Canada has unveiled a government Blockchain identity prototype while declining to change Bitcoin tax rules at the World Economic Forum (WEF) 2018.
‘WE DON’T PLAN ANY OVERHAUL’ – FINANCE MINISTER
As multiple sources report Monday, the country’s finance minister, Bill Morneau, said the government “has no plans” to change tack on how cryptocurrency is treated under Canadian tax law.
“We don’t have any specific Bitcoin or cryptocurrency overhaul,” he told Bloomberg on the fringes of the event.
The comments contrast with those of central bank chief Stephen S. Poloz, who, in a presentation in December, called Bitcoin one of the things that “keeps him awake at night” and cautioned on investment.
Instead of cementing hard-and-fast tax regulation in line with countries such as South Korea this month, Morneau allied his view with those of UK prime minister Theresa May and US Treasury secretary Steven Mnuchin, both of whom focused on illicit Bitcoin usage concerns at the WEF last week.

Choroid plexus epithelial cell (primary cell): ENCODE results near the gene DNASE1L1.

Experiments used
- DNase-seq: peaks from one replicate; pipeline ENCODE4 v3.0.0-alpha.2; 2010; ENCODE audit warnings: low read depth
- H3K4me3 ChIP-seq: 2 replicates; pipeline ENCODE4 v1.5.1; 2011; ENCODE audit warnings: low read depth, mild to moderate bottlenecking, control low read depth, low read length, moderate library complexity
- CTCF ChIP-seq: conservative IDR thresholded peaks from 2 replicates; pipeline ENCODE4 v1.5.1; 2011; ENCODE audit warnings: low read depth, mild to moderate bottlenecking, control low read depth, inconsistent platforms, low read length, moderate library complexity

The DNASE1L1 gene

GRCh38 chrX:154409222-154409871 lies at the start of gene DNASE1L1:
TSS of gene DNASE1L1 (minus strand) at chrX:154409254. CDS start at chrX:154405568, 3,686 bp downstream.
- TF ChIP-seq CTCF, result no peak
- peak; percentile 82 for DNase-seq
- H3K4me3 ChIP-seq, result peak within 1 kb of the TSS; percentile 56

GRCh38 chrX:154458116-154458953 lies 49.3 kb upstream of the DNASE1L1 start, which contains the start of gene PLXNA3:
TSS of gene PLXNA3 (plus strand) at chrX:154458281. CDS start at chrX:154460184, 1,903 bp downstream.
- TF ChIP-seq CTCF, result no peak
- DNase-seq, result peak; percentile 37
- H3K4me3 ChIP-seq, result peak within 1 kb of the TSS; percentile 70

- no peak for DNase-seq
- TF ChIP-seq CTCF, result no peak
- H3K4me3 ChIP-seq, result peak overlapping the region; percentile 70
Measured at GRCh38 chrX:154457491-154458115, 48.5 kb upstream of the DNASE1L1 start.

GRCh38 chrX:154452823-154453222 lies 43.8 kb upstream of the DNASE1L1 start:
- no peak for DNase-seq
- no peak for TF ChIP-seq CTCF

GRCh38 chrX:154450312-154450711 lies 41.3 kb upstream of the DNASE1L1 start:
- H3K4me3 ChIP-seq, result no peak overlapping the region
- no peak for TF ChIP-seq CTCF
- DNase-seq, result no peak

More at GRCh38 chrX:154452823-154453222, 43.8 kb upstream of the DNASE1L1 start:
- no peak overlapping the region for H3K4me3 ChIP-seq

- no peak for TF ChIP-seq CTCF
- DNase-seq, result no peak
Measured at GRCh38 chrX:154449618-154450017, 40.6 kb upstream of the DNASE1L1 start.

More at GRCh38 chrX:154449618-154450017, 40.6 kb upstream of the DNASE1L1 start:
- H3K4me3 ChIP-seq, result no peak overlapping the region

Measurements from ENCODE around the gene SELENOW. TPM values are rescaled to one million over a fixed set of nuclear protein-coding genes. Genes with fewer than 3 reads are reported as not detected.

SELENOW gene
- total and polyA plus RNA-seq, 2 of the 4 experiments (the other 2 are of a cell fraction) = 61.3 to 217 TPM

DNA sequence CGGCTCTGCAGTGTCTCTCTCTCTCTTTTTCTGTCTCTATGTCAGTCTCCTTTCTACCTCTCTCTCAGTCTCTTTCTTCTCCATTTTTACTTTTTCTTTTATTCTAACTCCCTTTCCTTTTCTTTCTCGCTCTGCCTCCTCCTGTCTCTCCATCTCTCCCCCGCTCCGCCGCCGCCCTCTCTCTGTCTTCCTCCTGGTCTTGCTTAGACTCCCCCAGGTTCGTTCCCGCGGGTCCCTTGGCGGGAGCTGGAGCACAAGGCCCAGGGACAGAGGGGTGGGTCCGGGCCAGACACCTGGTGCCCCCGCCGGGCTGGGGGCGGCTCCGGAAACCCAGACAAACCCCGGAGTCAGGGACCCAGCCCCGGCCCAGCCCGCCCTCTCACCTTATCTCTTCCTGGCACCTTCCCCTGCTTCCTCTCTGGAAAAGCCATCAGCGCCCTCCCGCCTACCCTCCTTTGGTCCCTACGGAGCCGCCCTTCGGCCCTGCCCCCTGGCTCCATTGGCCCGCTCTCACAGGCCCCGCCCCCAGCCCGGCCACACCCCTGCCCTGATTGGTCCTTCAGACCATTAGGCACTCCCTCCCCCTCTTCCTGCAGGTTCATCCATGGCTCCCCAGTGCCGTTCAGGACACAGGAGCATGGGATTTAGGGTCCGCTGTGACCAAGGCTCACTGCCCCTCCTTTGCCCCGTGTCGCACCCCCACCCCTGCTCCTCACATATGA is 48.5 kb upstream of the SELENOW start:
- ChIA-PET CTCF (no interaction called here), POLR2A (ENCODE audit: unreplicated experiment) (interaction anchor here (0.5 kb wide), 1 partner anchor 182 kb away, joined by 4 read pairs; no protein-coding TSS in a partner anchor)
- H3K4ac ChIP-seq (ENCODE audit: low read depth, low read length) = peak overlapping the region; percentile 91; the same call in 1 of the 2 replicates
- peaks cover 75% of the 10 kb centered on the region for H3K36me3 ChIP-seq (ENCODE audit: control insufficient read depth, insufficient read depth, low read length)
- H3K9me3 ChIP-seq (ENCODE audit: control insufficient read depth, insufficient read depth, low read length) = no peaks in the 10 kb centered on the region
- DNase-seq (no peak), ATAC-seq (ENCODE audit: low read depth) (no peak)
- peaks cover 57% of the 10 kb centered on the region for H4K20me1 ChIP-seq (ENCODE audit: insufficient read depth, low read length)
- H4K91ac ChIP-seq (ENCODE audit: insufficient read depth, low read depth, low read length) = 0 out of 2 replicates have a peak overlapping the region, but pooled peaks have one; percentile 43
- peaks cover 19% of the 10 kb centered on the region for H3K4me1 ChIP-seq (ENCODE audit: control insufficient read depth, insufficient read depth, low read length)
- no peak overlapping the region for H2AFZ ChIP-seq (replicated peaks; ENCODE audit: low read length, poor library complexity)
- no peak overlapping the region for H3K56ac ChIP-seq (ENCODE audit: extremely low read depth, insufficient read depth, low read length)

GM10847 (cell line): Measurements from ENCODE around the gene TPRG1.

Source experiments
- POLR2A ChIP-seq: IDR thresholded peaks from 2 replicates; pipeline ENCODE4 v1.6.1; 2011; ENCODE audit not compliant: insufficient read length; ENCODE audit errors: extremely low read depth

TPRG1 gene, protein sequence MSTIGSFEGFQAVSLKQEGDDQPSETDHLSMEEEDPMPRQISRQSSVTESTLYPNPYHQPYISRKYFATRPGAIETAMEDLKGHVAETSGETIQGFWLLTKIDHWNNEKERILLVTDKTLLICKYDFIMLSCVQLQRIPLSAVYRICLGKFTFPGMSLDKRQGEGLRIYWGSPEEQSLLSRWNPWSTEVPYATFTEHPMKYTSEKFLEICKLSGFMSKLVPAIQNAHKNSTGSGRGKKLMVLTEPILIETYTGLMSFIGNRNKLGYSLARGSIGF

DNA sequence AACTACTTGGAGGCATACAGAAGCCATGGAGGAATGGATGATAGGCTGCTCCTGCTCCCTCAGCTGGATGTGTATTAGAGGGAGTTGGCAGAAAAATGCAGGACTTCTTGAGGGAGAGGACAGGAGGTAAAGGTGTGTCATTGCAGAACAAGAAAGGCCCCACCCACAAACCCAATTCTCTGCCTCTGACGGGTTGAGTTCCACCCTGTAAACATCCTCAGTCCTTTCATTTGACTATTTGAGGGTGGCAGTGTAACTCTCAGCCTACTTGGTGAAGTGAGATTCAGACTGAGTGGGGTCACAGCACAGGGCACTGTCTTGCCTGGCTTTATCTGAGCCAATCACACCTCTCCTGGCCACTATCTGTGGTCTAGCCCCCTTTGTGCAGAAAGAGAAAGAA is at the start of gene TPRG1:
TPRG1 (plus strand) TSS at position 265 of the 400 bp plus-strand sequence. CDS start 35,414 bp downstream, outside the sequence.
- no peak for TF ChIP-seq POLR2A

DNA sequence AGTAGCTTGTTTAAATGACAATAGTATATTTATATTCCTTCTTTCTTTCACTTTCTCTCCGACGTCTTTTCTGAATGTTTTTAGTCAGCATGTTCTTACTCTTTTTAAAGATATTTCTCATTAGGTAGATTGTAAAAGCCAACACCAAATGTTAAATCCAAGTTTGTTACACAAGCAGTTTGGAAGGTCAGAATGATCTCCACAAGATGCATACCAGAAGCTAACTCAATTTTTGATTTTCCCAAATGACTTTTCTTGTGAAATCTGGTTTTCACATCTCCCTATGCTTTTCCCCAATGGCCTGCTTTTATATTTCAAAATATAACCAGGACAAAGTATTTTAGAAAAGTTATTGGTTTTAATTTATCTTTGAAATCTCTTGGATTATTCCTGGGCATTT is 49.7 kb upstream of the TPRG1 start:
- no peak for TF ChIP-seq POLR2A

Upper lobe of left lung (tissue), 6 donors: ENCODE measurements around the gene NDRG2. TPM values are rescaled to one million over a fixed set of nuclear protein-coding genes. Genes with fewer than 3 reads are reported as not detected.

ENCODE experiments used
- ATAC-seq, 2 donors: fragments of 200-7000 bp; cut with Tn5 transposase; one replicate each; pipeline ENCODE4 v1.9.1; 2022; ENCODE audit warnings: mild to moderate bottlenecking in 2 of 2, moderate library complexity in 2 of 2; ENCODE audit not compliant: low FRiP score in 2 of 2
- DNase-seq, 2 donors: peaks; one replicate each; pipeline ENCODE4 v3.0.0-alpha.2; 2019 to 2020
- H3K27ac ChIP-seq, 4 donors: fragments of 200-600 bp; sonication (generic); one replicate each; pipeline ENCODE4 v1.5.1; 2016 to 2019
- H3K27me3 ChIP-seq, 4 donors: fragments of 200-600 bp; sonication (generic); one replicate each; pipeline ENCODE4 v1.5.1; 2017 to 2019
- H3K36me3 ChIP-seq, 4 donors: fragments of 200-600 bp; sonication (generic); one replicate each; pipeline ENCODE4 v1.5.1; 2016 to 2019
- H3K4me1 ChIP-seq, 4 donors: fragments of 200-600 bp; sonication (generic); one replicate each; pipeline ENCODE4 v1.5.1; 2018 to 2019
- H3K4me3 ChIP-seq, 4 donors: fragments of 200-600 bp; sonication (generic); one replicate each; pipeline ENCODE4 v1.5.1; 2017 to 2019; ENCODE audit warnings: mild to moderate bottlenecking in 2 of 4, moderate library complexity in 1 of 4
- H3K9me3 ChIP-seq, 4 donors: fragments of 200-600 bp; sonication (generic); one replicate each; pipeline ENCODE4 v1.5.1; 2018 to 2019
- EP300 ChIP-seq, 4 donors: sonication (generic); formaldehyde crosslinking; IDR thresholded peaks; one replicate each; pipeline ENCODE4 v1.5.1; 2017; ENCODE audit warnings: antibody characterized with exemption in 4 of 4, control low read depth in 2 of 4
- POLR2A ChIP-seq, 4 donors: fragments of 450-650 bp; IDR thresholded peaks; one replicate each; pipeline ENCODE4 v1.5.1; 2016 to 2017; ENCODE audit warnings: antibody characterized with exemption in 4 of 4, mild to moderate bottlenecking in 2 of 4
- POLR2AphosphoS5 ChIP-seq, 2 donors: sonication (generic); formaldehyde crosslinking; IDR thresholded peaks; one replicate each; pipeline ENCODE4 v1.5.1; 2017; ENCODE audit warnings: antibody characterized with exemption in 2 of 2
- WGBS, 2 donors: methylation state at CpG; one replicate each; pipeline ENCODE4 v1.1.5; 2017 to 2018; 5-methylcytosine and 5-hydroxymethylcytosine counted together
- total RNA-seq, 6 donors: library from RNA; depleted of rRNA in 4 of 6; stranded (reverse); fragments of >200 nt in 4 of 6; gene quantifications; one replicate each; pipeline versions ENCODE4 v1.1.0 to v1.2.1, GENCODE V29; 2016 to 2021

Morneau committed to “making sure that we understand what’s going on underneath that market, to make sure that we aren’t introducing any risks into our economy, whether they be risks like money laundering or terrorist financing.”
CANADA GOES BLOCKCHAIN FOR AIR TRAVEL
At the same time, the government used the Davos event to formally announce its Blockchain-based traveller ID scheme in partnership with Accenture.
Known as “Known Traveller Digital Identity,” the scheme “utilises biometrics, cryptography and distributed ledger technology to give travellers control over, and the ability to share their information with authorities in advance of travel for expedited clearance,” an official press release states.
While still prior to mainstream implementation, a “proof of concept pilot” between two countries is the next step in its road to adoption, that phase being run in conjunction with the Netherlands.
Canada’s minister of transport, Marc Garneau, commented:
“Innovation is key to enhancing global competitiveness, mobility and productivity.
Leveraging new technological advancements can support risk-based approaches to public safety and security, making air travel more efficient while improving the travel experience”.